Perhaps the sickest and most morbid much-ado-about-very-little was an elaborate funeral party for dead rock stars, commemorating the OD’d likes of Elvis, Sid Vicious, Mama Cass, and Jim Morrison. Mourners came obediently dressed in basic black or as their favorite departed musician. Open caskets held likenesses of the Loved Ones. There were funeral wreaths saying it with flowers and elaborate conceptual-art shrines upstairs, solemnly visited by bereaved fans. One grief-stricken girl broke down while kneeling worshipfully before an Elvis Presley mannequin, oblivious of the fact that the dummy’s face looked more like the alive-and-kicking Mick Jagger.

Some of the funeral-goers found the scene less than the giggle it was intended to be. “Even a make-believe funeral is a downer,” groaned one man, though most mourners perked up when the floor show started. Marilyn, a punk singer dressed as the Angel of Death and clutching a huge hourglass, belted out a song called “Sex Means Nothing When You’re Dead.” (“It means nothing when you’re alive,” groused the lady reporter, still mourning a different loss.) One wag in the packed crowd of onlookers pulled out his reasonably stiff male member, tied with a reverent slim, black ribbon, hoping to impress his date. “This,” he said, smiling, “is still alive and well.” She doused it with her beer, sending it to a petite mort.

As the mourners filed slowly in behind a coffin carried by waxy-faced, greasy-haired pallbearers, one flagrantly handsome writer groaned, “God! Talk about gene pools! These people must come from a gene swamp! They all look dead already!” Most Mudd Clubbers would consider that a compliment, since punk culture is obsessed with the big “D.” If Fran Lebowitz sees sleep as “death without the responsibility,” punks seem to view death as life without the responsibility. Bored with sex, drugs, and rock ‘n’ roll, and potty-trained on assassinations, they seem to realize that even though nothing is sacred anymore, maybe death, at least, can be a religious experience.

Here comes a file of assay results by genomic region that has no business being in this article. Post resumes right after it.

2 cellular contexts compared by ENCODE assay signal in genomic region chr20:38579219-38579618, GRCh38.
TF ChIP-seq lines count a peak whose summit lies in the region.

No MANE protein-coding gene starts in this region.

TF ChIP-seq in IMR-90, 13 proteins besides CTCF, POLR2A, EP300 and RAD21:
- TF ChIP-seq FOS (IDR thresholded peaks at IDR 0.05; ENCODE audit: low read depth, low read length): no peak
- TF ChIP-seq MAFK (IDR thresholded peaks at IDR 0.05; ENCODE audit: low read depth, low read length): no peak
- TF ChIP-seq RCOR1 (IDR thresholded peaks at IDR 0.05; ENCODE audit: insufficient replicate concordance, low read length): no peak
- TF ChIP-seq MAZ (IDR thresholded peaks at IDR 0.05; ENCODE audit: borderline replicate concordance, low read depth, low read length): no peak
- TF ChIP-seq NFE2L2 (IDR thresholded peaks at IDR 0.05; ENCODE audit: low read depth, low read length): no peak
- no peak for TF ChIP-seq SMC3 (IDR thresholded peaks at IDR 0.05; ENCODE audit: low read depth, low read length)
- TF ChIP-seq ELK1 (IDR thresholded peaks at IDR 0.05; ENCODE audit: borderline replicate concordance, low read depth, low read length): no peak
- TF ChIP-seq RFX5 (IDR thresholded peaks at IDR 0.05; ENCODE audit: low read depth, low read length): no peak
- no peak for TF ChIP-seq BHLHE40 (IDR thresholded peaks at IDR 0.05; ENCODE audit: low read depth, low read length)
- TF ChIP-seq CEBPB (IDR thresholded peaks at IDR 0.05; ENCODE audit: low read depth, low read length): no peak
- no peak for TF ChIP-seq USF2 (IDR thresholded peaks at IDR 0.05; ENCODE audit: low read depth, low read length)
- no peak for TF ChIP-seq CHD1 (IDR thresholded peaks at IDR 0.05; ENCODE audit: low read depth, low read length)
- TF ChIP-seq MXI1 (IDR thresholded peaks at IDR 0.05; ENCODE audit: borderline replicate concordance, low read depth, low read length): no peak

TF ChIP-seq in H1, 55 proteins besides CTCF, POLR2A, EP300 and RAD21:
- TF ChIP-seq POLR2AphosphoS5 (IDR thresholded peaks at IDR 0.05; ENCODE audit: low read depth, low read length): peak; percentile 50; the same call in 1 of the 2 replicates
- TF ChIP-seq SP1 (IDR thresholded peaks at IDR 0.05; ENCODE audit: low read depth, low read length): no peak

Lately, such celebrations have been replaced by regular exhibits at the club’s new fourth-floor art gallery, which showcases artists who are, as one wag put it, “either way ahead of their time or else totally out of their mind.” Experimental video performances have also become commonplace, and on salon nights (open only to members) there are special video showings and live performances. A recent smash hit was singer Carol London’s send-up of the Vegas piano cocktail lounge culture. During her breaks the Mudd Club’s DJ played recorded sound tracks from hit television shows.


Like most controversial hot spots, the Mudd Club has been visited at least once by nearly every celebrity hipper than Pat Boone. Maria Schneider, drunk and disorderly, disappeared into the legendary bathroom with some friends and staged a rendition of “kiss the girls and make them cry.” Anita Pallenberg, the once peerlessly beautiful Rolling Stone moll, staggered in falling-down drunk and weighing 200 pounds. The handsome young man she was with turned out to be the 17-year-old found shot in her bed a few weeks later: for once, a Mudd Clubber got his morbid wish.

Most celebrities, though, don’t stay long enough to form any real judgment. Diana Ross breezed in early one morning, furred and sequined, and was so repulsed that she left, as one witness tells it, “without even taking a Wiz.” Sylvester Stallone bumbled by to check the place out. pronounced it a dive (he should know), and took off. Halston and his band of merry men strode imperiously upstairs and unwittingly dispossessed some regulars of their favorite rickety booth. “We got rid of them, though,” reported one of them gleefully. “We shook their seats and hooted at ‘em and threw gum at ‘em until they finally split.” A fairly ineffectual form of social protest compared with Kent State, albeit stickier. If you’re looking to start a revolution, maybe the Mudd Club lesson is, Don’t trust anyone under 30.